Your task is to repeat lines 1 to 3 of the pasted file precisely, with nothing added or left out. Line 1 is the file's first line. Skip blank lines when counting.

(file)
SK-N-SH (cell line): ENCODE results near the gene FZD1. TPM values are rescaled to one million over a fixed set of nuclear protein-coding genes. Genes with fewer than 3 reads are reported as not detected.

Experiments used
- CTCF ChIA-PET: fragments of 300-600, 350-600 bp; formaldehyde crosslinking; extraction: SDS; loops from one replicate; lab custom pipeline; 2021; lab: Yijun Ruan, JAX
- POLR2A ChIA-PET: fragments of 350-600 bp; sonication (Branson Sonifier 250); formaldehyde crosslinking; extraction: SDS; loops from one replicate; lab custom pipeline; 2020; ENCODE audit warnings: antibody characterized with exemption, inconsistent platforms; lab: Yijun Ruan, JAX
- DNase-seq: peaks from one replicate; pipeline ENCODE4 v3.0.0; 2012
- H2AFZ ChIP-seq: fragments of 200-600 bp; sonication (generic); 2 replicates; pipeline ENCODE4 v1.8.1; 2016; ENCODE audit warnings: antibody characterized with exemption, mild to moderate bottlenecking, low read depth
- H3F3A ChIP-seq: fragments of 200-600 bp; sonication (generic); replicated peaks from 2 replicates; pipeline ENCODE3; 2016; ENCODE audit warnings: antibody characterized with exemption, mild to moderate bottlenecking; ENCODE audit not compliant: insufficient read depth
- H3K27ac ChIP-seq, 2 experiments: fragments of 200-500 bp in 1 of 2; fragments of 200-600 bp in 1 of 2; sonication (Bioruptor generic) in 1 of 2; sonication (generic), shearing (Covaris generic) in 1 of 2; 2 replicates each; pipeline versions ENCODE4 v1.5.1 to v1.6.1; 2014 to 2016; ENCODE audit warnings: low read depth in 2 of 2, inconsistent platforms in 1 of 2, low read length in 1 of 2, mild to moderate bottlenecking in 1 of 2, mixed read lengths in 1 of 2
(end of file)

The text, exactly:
SK-N-SH (cell line): ENCODE results near the gene FZD1. TPM values are rescaled to one million over a fixed set of nuclear protein-coding genes. Genes with fewer than 3 reads are reported as not detected.

Experiments used
- CTCF ChIA-PET: fragments of 300-600, 350-600 bp; formaldehyde crosslinking; extraction: SDS; loops from one replicate; lab custom pipeline; 2021; lab: Yijun Ruan, JAX